Academics, health and finance are the top three concerns for international students debating whether they will return to campus in the fall. USC recently announced that they will have in-person classes during the Fall 2020 semester.
“It’s too [much of a] hurry for me to complete those courses,” Elena Pan, an economic/mathematics and business administration major, said after noticing a shorter upcoming semester.
Favoring online classes for next semester, Pan also worried about social life.
“We don’t have time to meet and talk to people,” she said.
Including Pan, many international students from China are currently back home. Due to changes in travel restrictions, students could experience trouble finding a direct flight and weeks of quarantine upon arrival to the U.S.
Cai Li, a communications major, commented that travel restrictions and quarantine requirements can make the journey back to campus, “a waste of time, a waste of money, and an extreme waste of energy.”
According to the USC COVID-19 Resource Center, international students who plan to return to campus can contact USC’s foreign offices for assistance. In China, there are offices located in Beijing, Hong Kong, Shanghai and Taiwan. USC will also provide support if the CDC and LA County Department of Public Health require students to self-quarantine for 14 days.
Instead of returning to campus in the fall, Li is considering staying in China and taking her classes online. She also pointed out that international students would have to pay a large amount for medical services if they contract COVID-19.
“We want to avoid that,” she added.
USC currently only provides medical coverage for students to get tested for COVID-19.
Getting a visa poses yet another challenge. Given that visa reapplication is going to be a long process, Li hopes that USC will find a solution for those who cannot make it back to campus on August 17.
International students who intend to take a semester off can apply for a leave of absence, according to the Office of International Service’s website. A new visa application is required if a leave of absence is longer than five months.
Leo Chu, an international relations major, is also not planning to return to campus unless, “it is not hard and not too expensive to get an airplane ticket.” According to Chu, coming back to campus is doable when there is a conclusion to the protests and control over COVID-19.
“I definitely don’t want to live in a place where the pandemic is still going on,” Chu said. He is intending to sublease his housing.
For students living off-campus, free legal support is available at the USC Housing Law Clinic, USG and GSG, according to the USC COVID-19 Resource Center.
Apart from students, Chinese parents also have many concerns for the fall semester.
Ben Zhang, a father of a Roski design student, told Annenberg Media that his main concern was still the pandemic.
“I kept track of the number of cases in LA county every day,” said Zhang, “and so far I don’t see the new COVID-19 cases falling.”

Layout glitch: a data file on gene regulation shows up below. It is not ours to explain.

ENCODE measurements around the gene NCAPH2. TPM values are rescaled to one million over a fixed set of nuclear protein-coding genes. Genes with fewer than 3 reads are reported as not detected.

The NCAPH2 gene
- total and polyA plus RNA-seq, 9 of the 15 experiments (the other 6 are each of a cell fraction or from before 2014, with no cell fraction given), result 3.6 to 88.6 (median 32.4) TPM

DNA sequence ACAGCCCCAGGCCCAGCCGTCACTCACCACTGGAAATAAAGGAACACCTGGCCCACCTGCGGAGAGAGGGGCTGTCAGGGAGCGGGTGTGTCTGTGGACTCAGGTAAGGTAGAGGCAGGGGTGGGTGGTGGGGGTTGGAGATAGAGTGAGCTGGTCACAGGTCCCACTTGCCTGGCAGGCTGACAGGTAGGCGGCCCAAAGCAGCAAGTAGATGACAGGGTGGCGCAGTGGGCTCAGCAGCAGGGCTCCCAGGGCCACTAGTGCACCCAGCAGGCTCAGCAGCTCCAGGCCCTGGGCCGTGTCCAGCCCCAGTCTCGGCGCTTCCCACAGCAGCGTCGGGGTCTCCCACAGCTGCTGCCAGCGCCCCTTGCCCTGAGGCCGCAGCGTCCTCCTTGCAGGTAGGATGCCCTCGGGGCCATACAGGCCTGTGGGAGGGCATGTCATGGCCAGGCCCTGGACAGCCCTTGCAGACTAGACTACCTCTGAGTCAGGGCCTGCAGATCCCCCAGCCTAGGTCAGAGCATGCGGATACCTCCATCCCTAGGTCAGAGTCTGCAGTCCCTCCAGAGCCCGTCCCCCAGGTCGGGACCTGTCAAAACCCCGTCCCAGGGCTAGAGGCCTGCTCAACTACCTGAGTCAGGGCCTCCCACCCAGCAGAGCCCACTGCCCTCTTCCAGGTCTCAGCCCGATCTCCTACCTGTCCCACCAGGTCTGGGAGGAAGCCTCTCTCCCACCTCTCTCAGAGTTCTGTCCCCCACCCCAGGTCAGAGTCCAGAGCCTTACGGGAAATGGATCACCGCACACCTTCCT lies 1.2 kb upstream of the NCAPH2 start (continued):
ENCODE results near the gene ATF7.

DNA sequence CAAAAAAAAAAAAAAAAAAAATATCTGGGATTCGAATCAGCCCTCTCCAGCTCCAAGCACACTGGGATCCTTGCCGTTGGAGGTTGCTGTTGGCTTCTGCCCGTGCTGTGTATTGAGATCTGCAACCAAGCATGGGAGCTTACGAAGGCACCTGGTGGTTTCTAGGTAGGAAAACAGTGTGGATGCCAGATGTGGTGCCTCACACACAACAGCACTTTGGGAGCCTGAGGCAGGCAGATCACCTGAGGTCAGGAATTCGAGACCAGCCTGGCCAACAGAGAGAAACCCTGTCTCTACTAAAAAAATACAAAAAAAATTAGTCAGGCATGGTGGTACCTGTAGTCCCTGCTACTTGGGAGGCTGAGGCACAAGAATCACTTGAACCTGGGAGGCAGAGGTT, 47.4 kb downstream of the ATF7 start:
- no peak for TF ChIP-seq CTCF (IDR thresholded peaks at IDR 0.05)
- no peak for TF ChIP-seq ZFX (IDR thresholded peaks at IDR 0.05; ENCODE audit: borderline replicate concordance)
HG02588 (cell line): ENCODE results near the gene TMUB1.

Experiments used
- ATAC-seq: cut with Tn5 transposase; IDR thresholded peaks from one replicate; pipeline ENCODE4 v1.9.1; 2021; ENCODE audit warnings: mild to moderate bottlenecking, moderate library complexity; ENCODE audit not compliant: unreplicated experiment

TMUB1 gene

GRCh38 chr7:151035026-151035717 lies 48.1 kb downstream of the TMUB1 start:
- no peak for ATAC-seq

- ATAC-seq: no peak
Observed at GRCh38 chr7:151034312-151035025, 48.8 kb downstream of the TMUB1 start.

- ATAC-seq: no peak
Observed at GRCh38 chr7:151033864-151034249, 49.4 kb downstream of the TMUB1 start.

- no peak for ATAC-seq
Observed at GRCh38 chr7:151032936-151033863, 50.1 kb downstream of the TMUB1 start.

For next semester, he preferred to let his daughter, Leslie Zhang, stay in China for a while and go back to campus when the pandemic fades away.
Zhang also expected to hear more detailed social distancing guidelines from the university.
“Things like how dining halls will operate and how students can use the central air conditioner are complicated and require further explanations, since USC has such a large student population,” he said.
Based on the information available on the USC COVID-19 Resource Center website, members of the USC community can attend at-home training sessions before returning to campus. The university will take disciplinary actions if students fail to follow the campus and public health policies and guidelines.
Another concern of Zhang’s concerns is how the grading will work.
“If some students study online while others go to lectures, I don’t think it’s fair to grade them on [the] same rubric,” he said.
Similarly, Tianai Gu expressed her concern about education quality. As the mother of a USC architecture student, Lucy Rong, Ms. Gu said in-person instruction and on-location field study are the core elements in her child’s professional training.
Apart from education, Gu raised her concern about the unpredictable future of US-China relations. She’s afraid that in decision making, the two governments are inclined to ignore the interests and rights of international students.
“We value education[al] opportunity and resources very much,” Gu said. “So our priority remains returning to campus as soon as possible.”
On May 29, 2020, President Trump issued a presidential proclamation, aimed at restricting the entry of graduate students and researchers in STEM and tied with the Chinese military. Many parents including Ms. Gu worried the visa restriction might tighten up for undergraduates as well in the future, making it more difficult for Chinese students to finish their higher education in the States.
“If necessary,” Gu continued, “I’ll let my kid stay in the U.S. [without going home during the school breaks] for the next three years.”